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Cuenca, Ecuador Gap Volunteer Nora S. shares her experience adjusting to a totally new location and lifestyle and how she overcame the challenges she encountered in the process.


Three days ago marked my month long journey here in Cuenca. The beginning week was one of the hardest challenges I’ve ever had to overcome.

That week was full of transitions. Dealing with transitions and change haven’t always been my forte. And this past year was the first year, after my mom passed away, that I actually felt comfortable in where I was in my life.

Then came along this trip that took me out of my comfort zone and I was pushed and forced to find my sense of comfort all over again. I have made one of my closest friends. After moving into my host family’s house and establishing a close relationship with my host mom, I started to find a sense of home. As of now, I am overjoyed each day to be given this opportunity to live here for four months. There’s always moments where homesickness kicks in but instead of homesickness being the dominant feeling, it’s happiness.



I feel like I am at peace. I wish I signed up for the year-long program instead of the semester because Cuenca is where my heart is.

The connection I have made with not only my host mom but with my entire host family leaves me speechless. My host mom, Patricia, has the kindest most welcoming heart I have ever encountered. I feel as if embodies the term “mother”; just because I am not her blood related child doesn’t stop her from making me feel like I am. I will miss her the most when I leave and she is the reason I will be back to Cuenca soon after my departure in December.

I couldn’t have asked for a better internship. Working at Escuela UE Republica de Chile meets all the expectations I had. All the teachers are so open and generous, and all the students are so grateful. I teach English by myself to an afternoon class of seventh graders who are precious. I always take some time out of the class to talk to each of them one-on-one, so I can get to know them personally and be their friend, not just their “English teacher.”

I now have a little more then a month left in this amazing country and I take every minute I can to cherish these moments of gratitude I will remember for the rest of my life.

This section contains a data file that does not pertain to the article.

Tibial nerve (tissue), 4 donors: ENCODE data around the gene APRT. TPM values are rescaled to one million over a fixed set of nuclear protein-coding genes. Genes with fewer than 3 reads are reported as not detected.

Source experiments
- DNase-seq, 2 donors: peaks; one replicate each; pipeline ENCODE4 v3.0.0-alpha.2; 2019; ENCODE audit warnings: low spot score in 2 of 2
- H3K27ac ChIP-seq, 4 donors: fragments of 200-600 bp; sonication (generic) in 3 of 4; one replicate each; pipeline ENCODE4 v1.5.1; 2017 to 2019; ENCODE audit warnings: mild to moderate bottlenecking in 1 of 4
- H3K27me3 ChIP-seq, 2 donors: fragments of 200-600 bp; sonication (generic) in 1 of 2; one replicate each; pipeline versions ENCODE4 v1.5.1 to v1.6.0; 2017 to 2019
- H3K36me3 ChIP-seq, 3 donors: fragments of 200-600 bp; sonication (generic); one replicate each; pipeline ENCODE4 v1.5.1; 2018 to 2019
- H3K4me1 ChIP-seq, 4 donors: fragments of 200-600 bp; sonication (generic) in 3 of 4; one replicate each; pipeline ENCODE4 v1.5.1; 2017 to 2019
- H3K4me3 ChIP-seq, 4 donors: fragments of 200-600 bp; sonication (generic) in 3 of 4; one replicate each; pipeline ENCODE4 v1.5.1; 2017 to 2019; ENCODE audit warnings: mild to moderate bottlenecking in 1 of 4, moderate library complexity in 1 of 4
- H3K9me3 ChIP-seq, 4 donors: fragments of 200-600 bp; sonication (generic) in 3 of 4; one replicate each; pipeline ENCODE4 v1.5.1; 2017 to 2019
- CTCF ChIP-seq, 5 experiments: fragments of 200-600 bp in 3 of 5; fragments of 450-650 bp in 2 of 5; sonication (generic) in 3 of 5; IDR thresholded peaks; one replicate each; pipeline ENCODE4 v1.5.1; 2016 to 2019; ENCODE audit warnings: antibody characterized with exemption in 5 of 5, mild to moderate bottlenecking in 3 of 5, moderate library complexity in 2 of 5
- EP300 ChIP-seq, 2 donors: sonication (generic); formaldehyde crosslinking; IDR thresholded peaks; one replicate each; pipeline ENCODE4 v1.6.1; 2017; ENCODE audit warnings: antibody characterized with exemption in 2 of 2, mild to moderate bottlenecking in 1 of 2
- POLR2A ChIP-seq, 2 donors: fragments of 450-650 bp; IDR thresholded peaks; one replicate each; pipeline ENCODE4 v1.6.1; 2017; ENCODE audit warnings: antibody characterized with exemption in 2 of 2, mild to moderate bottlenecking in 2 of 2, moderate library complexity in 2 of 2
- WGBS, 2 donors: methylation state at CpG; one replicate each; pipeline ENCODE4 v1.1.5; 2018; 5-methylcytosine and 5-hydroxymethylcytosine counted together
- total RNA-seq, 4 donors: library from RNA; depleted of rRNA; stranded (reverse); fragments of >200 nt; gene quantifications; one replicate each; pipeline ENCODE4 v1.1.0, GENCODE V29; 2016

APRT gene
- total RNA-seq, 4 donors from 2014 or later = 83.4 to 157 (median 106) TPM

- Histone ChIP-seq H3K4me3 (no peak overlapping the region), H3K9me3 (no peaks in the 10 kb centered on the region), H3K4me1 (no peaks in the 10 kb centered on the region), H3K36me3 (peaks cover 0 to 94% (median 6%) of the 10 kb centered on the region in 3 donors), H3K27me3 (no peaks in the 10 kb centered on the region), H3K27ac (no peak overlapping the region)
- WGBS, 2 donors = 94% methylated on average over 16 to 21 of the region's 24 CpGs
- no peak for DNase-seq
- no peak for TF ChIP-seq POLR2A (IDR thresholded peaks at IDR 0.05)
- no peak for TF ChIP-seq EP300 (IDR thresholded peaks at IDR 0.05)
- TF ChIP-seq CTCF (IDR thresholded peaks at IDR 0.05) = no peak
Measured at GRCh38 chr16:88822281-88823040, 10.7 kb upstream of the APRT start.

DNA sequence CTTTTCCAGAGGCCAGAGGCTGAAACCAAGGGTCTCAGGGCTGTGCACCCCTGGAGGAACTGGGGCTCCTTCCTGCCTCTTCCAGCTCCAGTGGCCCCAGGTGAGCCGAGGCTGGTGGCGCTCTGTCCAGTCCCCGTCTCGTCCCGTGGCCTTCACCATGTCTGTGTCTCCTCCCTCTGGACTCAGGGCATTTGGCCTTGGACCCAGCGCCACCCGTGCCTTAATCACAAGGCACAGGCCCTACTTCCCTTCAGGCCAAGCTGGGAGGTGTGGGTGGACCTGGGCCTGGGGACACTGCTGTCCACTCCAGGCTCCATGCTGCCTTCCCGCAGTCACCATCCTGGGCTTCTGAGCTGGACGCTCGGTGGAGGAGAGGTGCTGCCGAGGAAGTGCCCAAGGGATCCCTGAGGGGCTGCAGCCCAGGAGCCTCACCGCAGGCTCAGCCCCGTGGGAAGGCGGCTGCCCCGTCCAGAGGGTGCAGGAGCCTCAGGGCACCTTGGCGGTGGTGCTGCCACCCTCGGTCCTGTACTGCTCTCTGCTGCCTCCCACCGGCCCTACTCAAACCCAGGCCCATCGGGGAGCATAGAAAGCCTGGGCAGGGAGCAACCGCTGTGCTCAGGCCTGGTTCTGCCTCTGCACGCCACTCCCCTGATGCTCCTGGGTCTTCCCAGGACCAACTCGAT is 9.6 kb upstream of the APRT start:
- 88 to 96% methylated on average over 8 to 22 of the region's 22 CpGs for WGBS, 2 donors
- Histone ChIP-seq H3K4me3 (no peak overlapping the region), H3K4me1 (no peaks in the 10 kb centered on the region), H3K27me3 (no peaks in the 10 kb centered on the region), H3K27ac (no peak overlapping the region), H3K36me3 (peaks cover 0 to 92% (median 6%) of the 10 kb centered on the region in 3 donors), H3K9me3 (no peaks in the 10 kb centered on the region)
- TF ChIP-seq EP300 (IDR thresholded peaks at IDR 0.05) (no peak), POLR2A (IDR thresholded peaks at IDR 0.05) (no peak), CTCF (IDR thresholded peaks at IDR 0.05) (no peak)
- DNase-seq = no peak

I have been feeling a mix of bittersweet emotions, given that I have half a month left in this beautiful country. These last few weeks have been filled with balancing time with my internship, host family, outside activities, responsibilities, and friendships.

My time teaching English at Escuela UE Republica de Chile has been the most rewarding experience I have ever had. I felt like the least I could do to give back to this wonderful school was to fundraise more money for the project my colleges and I agreed on. To my surprise in less than a week my fundraiser goal was met! The fundraising money and the given amount from AMIGOS totaled into a colossal $1,700! I was ecstatic! The director was quite enthusiastic because she was happy I was allocating funds for projects the faculty and staff are passionate about. I am overjoyed that all the faculty members are now content.

My interning experience went above and beyond any expectations I had. Not only are all the students and teachers amazing, but the close relationship I’ve established with one of the English teachers there has brought me nothing but knowledge, curiosity, and awe of her charismatic role as a teacher, mother, and close friend. Every free moment we get is a chance to ask questions about each other’s culture, acknowledge our differences, and practice pronunciation in either Spanish or English. Amigos de las Americas gave me a once in a lifetime opportunity to work with and learn from one of the most incredible people I have ever met, Elizabeth. She is one of the main reasons I want to continue in the education field while volunteering in community service in Cuenca.

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